The Japanese carmaker launched the Coaster Hybrid EV in August 1997 and the Prius in December of the same year. Since then, global cumulative sales of Toyota hybrid vehicles have surpassed the 10-million vehicle mark at the end of January 2017. Ten million hybrids have saved 77 million tons of CO2 compared to the amount used by a petrol-powered vehicle of the same class. The volume of fossil fuel saved by Toyota hybrids translates into over 1.5 million roundtrips around the earth and the moon!
Toyota launched its first hybrid vehicle 20 years ago, and the circumstances surrounding environmentally friendly vehicles have since changed dramatically. The growing popularity of the Prius led to the creation of a new customer standard of choosing cars based on their environmental performance. As the number of companies developing and launching hybrid vehicles increased, a new segment of ‘hybrid vehicles’ was established. In addition, now that customers around the world are opting to purchase hybrid vehicles and fuel-efficient vehicles, the entire automobile industry has been able to contribute to the solution of global environmental problems.
"When we launched Prius, no one even knew what a hybrid was. Today, thanks to those early adopters who gave the Prius a chance, hybrids have grown in popularity, and have ridden a wave of success out of the unknown and into the mainstream," said Takeshi Uchiyamada, chairman of the Board of Directors at Toyota and known as the father of the Prius.
The Toyota Hybrid System (THS), which was incorporated in the first-generation Prius, evolved into THS II in 2003 and was rolled out in a wide range of Toyota vehicles later. The fourth-generation Prius, which became the first vehicle to be built on Toyota New Global Architecture (TNGA 2), was developed with not just environmental performance in mind, but also with an outstanding driving performance for customers who wanted a car that was fun to drive.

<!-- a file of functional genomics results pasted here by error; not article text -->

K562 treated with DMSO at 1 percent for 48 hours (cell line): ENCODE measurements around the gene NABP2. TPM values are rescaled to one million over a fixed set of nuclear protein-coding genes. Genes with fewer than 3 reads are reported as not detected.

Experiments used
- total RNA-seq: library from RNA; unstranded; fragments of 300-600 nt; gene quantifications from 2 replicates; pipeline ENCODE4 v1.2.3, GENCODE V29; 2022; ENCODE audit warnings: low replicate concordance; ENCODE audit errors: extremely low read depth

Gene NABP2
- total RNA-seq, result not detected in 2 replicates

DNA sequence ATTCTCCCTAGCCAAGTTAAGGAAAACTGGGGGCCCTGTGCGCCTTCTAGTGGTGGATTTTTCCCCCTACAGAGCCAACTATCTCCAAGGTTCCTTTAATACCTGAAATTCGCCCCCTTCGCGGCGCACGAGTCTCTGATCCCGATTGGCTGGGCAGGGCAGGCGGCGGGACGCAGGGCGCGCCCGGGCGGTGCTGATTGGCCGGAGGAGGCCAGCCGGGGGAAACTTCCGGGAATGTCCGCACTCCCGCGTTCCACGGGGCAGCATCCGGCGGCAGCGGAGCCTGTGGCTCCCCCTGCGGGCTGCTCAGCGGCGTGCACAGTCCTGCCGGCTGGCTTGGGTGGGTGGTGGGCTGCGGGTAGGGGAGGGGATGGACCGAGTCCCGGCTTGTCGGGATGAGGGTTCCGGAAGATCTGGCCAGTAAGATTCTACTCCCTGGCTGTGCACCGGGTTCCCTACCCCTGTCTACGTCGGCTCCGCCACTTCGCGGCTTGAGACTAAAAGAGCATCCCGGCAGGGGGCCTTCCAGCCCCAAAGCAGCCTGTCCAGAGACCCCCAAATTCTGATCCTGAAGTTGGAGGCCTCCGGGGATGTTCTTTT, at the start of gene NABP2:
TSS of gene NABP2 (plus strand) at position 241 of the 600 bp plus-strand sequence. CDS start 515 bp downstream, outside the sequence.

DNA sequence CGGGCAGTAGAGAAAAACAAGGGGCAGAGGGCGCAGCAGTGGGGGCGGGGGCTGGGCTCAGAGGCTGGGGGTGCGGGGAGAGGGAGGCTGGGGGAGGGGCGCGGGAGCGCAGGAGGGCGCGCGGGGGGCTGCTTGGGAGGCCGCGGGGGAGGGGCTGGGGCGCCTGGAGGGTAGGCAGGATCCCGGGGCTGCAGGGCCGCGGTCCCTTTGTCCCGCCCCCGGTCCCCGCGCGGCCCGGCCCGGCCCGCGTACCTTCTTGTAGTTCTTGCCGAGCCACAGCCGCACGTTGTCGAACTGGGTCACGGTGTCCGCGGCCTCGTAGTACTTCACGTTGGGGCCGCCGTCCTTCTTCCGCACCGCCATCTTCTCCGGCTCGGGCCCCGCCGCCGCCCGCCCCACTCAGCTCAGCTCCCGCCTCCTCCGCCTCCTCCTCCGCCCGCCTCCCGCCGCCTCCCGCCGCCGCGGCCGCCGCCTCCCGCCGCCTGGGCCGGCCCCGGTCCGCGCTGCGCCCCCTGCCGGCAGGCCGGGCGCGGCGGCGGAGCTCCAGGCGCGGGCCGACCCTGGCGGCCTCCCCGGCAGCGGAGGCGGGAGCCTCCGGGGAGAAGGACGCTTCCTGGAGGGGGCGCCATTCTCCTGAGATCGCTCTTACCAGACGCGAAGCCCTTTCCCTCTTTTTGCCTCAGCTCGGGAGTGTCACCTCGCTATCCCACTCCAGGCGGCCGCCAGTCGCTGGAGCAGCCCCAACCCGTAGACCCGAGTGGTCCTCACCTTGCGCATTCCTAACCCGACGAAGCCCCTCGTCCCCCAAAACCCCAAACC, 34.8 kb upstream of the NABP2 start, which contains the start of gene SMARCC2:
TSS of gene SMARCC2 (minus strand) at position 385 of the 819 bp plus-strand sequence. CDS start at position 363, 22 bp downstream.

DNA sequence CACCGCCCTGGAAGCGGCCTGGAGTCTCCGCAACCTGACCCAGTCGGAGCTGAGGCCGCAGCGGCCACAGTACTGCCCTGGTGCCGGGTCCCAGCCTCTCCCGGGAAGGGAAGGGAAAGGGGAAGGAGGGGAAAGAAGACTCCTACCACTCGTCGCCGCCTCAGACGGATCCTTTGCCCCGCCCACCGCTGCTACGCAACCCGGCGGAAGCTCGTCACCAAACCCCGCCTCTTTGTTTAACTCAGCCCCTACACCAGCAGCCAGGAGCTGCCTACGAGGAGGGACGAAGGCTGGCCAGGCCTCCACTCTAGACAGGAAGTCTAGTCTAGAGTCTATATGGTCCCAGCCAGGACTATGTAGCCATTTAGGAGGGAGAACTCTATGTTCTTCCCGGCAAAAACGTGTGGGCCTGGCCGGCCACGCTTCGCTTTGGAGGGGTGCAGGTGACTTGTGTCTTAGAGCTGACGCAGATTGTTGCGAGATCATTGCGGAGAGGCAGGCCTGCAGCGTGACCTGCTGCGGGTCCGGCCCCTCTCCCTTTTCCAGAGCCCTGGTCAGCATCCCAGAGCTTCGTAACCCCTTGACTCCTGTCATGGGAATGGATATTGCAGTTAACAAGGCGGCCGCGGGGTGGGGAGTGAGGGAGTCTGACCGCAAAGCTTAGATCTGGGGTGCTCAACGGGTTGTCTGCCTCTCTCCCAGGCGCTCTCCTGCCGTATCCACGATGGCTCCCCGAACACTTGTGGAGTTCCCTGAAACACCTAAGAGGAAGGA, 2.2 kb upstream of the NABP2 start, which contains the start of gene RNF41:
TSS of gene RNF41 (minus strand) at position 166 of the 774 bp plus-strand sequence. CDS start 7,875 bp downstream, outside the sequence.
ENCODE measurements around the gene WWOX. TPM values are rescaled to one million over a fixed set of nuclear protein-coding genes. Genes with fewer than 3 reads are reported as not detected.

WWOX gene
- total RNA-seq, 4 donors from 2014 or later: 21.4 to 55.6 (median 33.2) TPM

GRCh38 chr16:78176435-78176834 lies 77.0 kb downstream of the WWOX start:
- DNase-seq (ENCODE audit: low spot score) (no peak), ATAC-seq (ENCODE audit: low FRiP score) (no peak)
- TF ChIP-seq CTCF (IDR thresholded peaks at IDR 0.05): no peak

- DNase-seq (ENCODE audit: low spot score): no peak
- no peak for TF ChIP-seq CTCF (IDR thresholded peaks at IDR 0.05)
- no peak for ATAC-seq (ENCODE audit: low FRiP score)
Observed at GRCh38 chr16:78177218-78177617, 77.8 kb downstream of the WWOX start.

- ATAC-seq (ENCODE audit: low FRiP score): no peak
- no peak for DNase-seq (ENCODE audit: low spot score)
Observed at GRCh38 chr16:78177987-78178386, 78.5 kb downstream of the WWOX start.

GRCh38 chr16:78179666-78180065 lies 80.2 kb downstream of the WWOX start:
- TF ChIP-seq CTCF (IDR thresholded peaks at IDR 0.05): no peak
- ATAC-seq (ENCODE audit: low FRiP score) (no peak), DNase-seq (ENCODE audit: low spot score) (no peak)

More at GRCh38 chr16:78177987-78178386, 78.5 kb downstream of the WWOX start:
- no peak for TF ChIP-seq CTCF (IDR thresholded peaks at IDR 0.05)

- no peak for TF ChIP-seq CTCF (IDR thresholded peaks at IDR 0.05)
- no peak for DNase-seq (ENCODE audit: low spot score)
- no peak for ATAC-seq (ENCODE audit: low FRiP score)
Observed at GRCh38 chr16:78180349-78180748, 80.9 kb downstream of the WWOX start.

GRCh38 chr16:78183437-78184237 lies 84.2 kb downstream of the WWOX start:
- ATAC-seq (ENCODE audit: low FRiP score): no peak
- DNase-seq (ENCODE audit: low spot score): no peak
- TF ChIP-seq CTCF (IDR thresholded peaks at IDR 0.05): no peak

EVOLUTION OF THE PRIUS
Prius concept car at the 31st Tokyo motor show: It was in 1993, when in-house discussions over a ‘vehicle for the 21st century’ intensified, that the development that led to the Prius got under way. In that year, the G21 Project was launched as a means to promote technological development, and, with project general manager Takeshi Uchiyamada at the centre, efforts began toward finding ways to achieve a groundbreaking improvement in fuel efficiency that would light the way.
With the improvement of engine efficiency as its primary objective, the G21 Project at first set a target of raising fuel efficiency performance to 1.5 times the level of conventional engines. However, in a top-down move, Akihiro Wada, the executive vice president for R&D, ordered the high target of a two-fold improvement. In mid-1994, the basic G21 concept was approved, but it was not until it was decided later that a concept vehicle would be shown at the Tokyo Motor Show in 1995 that the hybrid approach entered the picture. A decision was made to give the concept vehicle a hybrid format because a hybrid offered the prospect of doubling fuel efficiency.
But from 1994, when the development of the motor show concept vehicle was started, TMC went ahead with a major change to go in for a hybrid format for the production version as well. Thus, rather than focusing on engine improvement, the project had shifted focus to the adoption of a hybrid system. The upshot was the completion in the autumn of 1995 of a prototype model that was exhibited at the Tokyo motor show and which used a capacitor as the electricity storage device.